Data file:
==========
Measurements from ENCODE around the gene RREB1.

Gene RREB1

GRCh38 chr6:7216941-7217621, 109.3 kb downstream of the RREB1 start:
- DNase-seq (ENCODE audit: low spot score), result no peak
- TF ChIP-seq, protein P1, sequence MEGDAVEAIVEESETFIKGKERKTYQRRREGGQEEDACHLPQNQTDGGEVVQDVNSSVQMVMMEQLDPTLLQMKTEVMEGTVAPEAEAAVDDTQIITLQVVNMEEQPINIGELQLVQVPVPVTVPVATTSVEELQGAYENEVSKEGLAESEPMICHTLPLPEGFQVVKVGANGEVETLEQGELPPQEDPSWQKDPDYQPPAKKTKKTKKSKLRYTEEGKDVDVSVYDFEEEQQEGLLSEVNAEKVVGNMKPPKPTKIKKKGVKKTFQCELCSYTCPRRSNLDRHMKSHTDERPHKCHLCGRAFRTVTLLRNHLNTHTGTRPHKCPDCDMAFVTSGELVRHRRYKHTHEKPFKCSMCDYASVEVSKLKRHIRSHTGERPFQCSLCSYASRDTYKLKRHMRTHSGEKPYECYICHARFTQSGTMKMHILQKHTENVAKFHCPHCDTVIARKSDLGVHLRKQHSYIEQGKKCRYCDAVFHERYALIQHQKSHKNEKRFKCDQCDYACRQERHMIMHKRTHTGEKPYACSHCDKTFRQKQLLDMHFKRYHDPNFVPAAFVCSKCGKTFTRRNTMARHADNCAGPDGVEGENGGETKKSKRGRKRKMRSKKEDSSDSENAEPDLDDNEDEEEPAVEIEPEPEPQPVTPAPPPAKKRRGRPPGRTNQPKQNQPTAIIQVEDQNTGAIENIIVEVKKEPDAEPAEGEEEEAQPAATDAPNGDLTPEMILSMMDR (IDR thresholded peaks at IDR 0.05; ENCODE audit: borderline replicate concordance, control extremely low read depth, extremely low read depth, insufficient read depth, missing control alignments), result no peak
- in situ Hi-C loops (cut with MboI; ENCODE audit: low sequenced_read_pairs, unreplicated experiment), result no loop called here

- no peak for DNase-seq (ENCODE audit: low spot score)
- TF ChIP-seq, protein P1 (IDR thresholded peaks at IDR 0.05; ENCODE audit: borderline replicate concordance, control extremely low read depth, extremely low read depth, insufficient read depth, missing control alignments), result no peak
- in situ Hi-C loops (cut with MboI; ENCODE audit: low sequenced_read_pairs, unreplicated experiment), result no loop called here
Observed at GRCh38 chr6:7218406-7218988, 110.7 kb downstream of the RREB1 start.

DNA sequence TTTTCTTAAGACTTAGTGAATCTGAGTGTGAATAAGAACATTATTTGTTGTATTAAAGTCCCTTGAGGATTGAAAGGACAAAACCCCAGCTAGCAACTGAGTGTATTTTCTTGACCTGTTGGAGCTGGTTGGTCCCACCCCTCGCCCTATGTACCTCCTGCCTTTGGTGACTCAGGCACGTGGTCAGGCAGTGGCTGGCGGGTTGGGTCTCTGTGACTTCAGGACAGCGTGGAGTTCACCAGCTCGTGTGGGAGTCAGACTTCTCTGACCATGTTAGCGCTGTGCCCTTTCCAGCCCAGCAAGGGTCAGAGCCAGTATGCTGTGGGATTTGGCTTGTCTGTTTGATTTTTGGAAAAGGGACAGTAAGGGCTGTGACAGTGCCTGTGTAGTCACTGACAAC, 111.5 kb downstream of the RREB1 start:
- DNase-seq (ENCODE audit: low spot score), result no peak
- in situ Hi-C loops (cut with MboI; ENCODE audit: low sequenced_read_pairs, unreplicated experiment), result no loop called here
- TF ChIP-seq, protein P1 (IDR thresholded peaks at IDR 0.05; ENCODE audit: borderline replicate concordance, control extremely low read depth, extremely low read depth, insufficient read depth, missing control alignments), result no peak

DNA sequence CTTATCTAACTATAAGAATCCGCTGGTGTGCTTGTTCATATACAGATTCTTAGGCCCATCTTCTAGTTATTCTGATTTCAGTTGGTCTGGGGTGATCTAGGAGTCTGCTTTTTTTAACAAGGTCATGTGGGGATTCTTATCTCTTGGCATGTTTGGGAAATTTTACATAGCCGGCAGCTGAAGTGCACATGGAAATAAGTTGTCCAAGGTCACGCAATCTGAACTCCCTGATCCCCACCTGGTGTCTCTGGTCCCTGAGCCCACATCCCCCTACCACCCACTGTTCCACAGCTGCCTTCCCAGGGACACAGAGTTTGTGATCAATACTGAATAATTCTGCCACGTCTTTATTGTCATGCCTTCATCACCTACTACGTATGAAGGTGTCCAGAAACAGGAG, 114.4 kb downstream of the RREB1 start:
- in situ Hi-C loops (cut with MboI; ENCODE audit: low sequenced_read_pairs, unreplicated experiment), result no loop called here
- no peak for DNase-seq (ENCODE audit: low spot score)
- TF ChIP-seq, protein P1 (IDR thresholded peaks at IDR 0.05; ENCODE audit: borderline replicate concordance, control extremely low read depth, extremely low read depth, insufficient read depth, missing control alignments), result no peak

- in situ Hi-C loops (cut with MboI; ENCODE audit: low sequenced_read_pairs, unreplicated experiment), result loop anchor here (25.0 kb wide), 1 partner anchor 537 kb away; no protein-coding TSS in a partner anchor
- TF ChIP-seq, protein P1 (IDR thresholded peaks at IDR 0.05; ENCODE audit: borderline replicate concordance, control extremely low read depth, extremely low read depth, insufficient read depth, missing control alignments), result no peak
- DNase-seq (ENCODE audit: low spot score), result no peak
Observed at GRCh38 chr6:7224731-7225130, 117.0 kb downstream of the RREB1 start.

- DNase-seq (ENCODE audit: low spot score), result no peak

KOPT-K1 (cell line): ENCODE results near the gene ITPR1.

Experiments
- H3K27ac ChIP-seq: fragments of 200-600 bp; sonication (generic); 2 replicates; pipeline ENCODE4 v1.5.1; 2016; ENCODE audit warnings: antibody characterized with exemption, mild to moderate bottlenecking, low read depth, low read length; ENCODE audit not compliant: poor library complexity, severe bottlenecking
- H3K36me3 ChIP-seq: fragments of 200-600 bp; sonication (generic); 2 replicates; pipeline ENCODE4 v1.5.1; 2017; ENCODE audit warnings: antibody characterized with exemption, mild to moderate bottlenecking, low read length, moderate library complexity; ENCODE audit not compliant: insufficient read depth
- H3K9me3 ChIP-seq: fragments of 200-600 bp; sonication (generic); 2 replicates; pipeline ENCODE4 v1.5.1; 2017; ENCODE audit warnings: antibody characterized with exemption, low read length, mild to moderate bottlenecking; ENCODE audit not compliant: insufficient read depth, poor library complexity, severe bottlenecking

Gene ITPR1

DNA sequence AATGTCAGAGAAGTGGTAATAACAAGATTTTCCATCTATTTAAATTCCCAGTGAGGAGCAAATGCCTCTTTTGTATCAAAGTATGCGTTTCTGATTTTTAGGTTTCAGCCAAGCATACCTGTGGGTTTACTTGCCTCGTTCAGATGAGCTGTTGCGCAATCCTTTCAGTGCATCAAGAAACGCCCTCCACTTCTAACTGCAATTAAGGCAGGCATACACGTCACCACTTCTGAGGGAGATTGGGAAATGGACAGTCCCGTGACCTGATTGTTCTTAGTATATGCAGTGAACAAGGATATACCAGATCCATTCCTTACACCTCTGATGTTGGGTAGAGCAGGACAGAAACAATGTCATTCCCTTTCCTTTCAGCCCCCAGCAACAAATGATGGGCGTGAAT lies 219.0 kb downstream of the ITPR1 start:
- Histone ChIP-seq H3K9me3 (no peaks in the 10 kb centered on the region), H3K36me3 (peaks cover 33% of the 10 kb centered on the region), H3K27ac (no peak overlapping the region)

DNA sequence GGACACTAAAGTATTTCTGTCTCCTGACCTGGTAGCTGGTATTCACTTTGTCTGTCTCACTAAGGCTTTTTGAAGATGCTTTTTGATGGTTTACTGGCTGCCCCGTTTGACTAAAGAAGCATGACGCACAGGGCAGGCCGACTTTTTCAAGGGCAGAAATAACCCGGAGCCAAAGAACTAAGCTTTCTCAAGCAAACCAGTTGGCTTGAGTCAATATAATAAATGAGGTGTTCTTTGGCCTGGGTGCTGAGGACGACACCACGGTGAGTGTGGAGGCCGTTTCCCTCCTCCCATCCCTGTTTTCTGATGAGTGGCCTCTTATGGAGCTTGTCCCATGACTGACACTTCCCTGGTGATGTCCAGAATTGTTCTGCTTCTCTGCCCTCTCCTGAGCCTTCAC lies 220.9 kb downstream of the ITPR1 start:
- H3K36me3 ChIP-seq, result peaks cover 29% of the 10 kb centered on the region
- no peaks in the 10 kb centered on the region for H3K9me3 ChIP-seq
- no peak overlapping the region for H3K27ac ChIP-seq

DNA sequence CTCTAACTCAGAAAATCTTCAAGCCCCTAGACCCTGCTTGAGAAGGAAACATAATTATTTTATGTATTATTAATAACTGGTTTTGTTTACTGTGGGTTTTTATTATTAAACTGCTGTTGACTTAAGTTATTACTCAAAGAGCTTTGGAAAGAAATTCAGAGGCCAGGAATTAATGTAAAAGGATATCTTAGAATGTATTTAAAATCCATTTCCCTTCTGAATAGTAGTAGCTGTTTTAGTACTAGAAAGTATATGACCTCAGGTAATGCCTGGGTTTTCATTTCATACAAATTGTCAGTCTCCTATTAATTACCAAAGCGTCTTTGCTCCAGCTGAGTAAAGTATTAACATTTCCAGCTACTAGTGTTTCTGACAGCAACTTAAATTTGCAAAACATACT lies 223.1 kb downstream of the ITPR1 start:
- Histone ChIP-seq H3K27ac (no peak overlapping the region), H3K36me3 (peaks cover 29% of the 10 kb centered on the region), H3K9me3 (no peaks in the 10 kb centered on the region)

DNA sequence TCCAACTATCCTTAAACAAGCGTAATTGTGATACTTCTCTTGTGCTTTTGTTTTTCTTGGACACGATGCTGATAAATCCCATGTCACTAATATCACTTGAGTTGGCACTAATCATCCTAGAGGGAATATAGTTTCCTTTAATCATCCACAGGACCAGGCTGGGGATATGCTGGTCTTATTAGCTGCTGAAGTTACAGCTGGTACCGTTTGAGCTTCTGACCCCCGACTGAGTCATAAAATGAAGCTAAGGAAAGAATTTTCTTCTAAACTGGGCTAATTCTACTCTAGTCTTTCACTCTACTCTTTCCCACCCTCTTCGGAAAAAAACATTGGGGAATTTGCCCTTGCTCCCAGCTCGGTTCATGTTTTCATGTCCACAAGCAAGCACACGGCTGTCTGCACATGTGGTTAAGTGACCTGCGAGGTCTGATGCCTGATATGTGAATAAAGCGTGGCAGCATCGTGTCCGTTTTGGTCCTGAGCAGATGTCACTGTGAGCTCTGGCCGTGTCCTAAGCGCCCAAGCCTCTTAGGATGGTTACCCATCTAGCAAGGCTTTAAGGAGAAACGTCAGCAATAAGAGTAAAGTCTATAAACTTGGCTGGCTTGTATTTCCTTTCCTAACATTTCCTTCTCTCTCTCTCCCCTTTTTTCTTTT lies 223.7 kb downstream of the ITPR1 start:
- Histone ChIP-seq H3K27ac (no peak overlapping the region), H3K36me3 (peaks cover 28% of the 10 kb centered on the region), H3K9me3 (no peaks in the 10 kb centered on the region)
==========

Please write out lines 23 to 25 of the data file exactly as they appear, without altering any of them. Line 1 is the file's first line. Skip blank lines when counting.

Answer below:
- DNase-seq (ENCODE audit: low spot score), result no peak

KOPT-K1 (cell line): ENCODE results near the gene ITPR1.

Experiments